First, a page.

The five top mobile and wireless stories of 2008

WiMax, open access and prospects for an iPhone rival top the list

Ubiquitous, fast and cheap wireless access for mobile users has been predicted annually for more than 10 years. Will we finally realize that dream in 2008?

The quick answer is no, but 2008 will be a crucially important year for the mobility industry and its customers. We will start to see faster, more ubiquitous coverage and also fundamental changes in how we obtain wireless access and content.

In other words, after 15 years of dizzying growth, the wireless industry will start to change fundamentally in 2008, experts agree. Here are the five biggest mobile and wireless stories that will emerge in the next year -- and a couple of much-discussed stories that won't be as big as many expect.

A look back

First, let's look back at some of the predictions made here last year.

We hit it spot-on with our top prediction: a glut of competent smart phones costing US$200 or less. Previously, smart phones had been limited mostly to executives and those with fat wallets. In the last year, every phone vendor and cellular operator started offering cheap smart phones.

"Within a couple of years, everyone who wants a smart phone will have one," said Derek Kerton, principal of The Kerton Group, a telecommunications consulting firm.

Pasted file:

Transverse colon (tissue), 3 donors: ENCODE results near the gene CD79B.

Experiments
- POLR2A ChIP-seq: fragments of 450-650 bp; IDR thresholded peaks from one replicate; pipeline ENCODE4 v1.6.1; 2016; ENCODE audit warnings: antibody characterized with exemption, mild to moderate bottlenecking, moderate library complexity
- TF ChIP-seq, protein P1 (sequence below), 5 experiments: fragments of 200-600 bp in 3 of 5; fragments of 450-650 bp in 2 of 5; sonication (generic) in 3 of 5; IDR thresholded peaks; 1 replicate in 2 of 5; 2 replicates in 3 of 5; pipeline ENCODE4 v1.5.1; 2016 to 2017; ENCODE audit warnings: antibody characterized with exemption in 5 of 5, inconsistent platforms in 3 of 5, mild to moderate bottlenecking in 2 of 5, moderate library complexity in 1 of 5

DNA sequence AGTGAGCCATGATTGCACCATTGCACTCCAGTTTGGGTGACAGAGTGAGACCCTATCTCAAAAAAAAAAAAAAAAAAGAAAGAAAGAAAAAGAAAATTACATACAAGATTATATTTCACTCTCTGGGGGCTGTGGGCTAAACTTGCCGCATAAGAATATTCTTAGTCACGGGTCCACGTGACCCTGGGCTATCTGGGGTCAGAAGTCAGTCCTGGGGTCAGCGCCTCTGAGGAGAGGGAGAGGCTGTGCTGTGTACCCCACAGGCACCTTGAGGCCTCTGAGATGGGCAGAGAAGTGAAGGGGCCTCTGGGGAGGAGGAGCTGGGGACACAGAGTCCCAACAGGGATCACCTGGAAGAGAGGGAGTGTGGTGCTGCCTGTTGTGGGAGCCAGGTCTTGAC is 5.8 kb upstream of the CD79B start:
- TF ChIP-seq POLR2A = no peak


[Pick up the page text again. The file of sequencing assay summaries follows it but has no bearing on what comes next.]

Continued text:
A related prediction is also coming true: the democratization of mobile e-mail. With cheap smart phones, e-mail is now readily available to all mobile users, not just executives with BlackBerries.

Another prediction, the ability to use a single phone at home and while mobile, started in earnest during 2007. T-Mobile is selling its Hotspot@home service that enables a single phone to switch seamlessly between Wi-Fi and cellular networks. And Sprint Nextel started offering femtocells to customers in two markets, which enable fail-proof cellular access throughout the home.

We didn't hit them all out of the park a year ago. For instance, we predicted municipal Wi-Fi would expand rapidly in 2007. But municipalities all across the country pulled back their Wi-Fi projects and EarthLink, which at one point had staked its future on muni Wi-Fi, is now easing out of the business.

Looking ahead to 2008

Here are predictions of the top mobile and wireless stories of 2008. All the experts interviewed agreed that this list starts with Sprint Nextel and its WiMax effort.

Top story: Will Sprint's WiMax effort succeed?

Sprint is about to soft-launch its Xohm WiMax service in the Chicago and Baltimore-Washington markets and said it will make the service available in many more markets as 2008 unfolds. The company said Xohm will be faster and cheaper than 3G.

"It's the do or die year for WiMax," Kerton said. "Sprint won't recoup their investment in 2008, but we'll start to see if the technology works and if their business plan will work."

Another issue, of course, is whether customers will embrace the technology.

"Marketing and pricing will be the two key gotchas," said Jack Gold of J.Gold Associates . "The big story will be whether Sprint can market its way out of a brown paper bag."

Not everybody believes that WiMax will meet user expectations.

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David Haskin

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